I run a mid-sized business in California, 22 employees, 1M sales. I`ve done all the books myself since inception. Sounds crazy, and is, but we`re managing. I`ve had no institutional financial training, besides the School of Hard Knocks. I outsource my taxes and have "once-in-a-while" CFO, with whom I`ve set up my books to be run by me and, minimally, judged by me. We have some ratios that tell me that our expenses are high, low or normal. Sales ratio that tell me if they are high, low or normal. Current ratio that tells me I`m in serious debt. And one to measure AR turnover. All of these I can manage. So, I`m keeping expenses low, sales high, trying to keep AR turnover low.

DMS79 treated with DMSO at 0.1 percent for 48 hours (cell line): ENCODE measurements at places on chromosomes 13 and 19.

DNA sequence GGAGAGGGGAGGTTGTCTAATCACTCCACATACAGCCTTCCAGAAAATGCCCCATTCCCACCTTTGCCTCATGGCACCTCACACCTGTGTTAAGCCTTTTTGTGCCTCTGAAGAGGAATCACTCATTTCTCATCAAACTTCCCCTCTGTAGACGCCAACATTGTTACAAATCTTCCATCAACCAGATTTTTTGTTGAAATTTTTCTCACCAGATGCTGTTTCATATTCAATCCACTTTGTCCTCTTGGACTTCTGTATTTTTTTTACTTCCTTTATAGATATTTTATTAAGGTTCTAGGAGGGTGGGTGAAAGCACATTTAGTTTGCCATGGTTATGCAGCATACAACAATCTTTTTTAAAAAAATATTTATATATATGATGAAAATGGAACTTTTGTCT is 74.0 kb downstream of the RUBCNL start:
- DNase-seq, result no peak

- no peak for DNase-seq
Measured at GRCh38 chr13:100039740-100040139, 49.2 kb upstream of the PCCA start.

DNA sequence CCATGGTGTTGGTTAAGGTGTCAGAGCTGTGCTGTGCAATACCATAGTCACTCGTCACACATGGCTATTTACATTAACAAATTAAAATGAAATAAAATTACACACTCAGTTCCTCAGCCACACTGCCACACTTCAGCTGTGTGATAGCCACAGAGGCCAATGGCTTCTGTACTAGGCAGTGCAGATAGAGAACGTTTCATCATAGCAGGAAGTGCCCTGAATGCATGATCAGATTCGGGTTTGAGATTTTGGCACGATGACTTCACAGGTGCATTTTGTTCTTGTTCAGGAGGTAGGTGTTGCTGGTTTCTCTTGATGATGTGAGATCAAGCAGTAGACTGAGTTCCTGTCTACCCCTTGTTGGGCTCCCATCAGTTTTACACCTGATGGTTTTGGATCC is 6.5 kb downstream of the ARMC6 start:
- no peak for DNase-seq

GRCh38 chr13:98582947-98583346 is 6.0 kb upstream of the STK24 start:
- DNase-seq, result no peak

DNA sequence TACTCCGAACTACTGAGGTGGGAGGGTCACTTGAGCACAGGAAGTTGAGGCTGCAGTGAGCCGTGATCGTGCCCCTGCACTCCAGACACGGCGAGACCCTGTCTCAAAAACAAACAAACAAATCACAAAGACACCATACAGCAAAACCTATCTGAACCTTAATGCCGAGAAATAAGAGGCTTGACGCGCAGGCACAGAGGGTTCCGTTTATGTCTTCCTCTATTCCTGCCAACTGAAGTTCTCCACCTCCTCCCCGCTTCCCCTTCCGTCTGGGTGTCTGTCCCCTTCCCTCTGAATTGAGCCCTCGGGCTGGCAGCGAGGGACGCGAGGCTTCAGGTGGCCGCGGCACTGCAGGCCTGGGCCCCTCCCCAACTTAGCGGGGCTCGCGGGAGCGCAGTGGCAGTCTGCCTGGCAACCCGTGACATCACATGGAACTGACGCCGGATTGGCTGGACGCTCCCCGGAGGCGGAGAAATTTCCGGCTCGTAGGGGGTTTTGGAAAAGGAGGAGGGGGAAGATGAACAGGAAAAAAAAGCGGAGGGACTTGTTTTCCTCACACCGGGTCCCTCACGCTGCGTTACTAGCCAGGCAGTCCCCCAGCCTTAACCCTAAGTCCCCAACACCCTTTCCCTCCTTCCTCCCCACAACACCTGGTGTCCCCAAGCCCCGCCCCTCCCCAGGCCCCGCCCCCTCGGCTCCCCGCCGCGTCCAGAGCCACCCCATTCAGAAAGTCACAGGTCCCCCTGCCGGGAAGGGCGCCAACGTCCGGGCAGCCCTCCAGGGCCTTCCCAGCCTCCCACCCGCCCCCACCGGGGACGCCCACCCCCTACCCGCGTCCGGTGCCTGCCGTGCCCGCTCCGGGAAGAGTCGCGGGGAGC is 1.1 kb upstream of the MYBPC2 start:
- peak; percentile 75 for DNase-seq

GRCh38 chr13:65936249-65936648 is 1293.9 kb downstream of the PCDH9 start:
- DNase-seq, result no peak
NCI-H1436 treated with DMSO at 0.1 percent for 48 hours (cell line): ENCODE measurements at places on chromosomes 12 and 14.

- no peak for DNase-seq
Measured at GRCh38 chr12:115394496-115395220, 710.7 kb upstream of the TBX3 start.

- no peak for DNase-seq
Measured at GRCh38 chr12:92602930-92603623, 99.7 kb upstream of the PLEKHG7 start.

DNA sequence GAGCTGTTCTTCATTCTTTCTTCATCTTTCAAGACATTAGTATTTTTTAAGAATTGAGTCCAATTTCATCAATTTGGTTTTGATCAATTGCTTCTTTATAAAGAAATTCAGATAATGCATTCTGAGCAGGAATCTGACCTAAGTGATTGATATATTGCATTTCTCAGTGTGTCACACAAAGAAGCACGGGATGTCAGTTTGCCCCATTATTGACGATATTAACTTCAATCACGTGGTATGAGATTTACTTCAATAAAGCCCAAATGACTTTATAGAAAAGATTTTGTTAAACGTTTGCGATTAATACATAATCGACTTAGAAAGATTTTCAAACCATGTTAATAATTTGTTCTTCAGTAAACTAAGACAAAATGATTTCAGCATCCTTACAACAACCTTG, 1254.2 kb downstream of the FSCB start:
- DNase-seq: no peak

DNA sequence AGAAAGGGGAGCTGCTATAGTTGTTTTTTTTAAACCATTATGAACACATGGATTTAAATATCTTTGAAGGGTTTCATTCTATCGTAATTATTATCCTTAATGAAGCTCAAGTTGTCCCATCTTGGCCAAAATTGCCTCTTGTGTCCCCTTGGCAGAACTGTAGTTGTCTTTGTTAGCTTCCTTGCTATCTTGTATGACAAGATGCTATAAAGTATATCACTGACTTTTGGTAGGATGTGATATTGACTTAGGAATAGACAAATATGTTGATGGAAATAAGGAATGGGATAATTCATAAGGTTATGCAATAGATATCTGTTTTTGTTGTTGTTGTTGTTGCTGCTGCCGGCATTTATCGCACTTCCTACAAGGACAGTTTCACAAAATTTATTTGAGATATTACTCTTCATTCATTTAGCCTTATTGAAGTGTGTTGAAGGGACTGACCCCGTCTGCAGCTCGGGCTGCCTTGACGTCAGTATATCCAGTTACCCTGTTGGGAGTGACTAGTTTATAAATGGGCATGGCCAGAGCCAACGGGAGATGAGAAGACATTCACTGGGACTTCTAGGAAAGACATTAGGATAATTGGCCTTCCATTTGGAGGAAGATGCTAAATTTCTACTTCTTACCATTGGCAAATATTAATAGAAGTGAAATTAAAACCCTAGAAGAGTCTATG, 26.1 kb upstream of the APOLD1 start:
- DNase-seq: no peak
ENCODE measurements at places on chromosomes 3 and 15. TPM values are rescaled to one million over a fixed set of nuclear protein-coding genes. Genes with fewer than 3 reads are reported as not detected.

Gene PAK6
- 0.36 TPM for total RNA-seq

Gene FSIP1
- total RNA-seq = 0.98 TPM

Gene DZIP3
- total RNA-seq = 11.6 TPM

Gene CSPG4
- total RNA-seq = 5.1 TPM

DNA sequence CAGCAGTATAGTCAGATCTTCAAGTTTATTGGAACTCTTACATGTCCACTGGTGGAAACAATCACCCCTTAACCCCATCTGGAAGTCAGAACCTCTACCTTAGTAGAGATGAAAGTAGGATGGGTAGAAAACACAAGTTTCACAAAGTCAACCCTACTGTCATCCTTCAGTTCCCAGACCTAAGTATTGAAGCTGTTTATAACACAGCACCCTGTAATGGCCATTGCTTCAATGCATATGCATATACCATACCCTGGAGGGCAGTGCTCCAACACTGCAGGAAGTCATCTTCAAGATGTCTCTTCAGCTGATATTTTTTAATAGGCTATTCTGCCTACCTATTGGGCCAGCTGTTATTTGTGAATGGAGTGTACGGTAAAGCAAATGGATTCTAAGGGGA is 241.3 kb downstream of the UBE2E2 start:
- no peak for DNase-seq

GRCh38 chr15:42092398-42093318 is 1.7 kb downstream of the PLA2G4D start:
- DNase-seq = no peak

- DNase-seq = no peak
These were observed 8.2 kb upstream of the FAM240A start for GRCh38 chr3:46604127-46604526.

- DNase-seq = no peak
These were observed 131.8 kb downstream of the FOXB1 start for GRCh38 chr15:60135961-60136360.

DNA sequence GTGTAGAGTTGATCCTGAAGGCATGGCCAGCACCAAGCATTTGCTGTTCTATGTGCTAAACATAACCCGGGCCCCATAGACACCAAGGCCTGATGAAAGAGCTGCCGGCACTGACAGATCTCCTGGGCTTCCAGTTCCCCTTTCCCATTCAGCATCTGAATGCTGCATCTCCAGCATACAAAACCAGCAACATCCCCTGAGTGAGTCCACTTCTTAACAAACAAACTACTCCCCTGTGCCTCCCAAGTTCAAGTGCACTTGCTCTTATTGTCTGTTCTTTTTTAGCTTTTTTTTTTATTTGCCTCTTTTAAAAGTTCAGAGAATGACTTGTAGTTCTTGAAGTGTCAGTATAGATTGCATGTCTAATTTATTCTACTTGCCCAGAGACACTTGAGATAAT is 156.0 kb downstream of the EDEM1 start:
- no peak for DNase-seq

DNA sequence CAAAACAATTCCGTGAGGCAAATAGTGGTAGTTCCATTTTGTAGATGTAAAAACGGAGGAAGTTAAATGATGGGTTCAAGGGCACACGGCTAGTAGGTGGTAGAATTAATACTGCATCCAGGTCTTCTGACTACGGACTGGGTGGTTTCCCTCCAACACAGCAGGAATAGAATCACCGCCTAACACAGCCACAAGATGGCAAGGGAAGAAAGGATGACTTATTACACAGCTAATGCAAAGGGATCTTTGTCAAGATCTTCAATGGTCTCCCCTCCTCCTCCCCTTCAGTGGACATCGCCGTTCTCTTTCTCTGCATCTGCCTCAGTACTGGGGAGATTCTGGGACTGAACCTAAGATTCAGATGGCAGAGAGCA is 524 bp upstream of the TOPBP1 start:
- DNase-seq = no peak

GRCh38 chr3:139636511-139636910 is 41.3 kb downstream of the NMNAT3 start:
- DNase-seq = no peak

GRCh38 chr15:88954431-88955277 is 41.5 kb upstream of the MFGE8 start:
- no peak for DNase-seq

Bottom line, I know I`m missing MANY steps. I want to continue to grow. Current strategy is; get AP cought up, save for the next inevitable valley, then pay off debt. Any wizdom or book suggestions for a drowning man?
It`s hard to give you specific advice without knowing more financial details/history... and your post covers a lot of areas... bookkeeping, financial analysis, and business operations.
Bookkeeping - You do not need to know much about accounting with todays` accounting software (quickbooks, etc). Such programs will provide good information about your financial condition...the trick - keep upto date on entering bills, invoices, and deposits....etc.
Drowning - A/R turnover is important for cash flow. Also, look at your AR... to identify accounts that always pay slow vs. other faster paying account... and look at ways to induce faster payments... or if you should keep those accounts. Do you charge interest? I`m sure your bank charges you.
Certainly, watching expenses is important. But you may also need to look at your sources of revenue/sales to see if they can be increased. Price increases, more sales, diversity?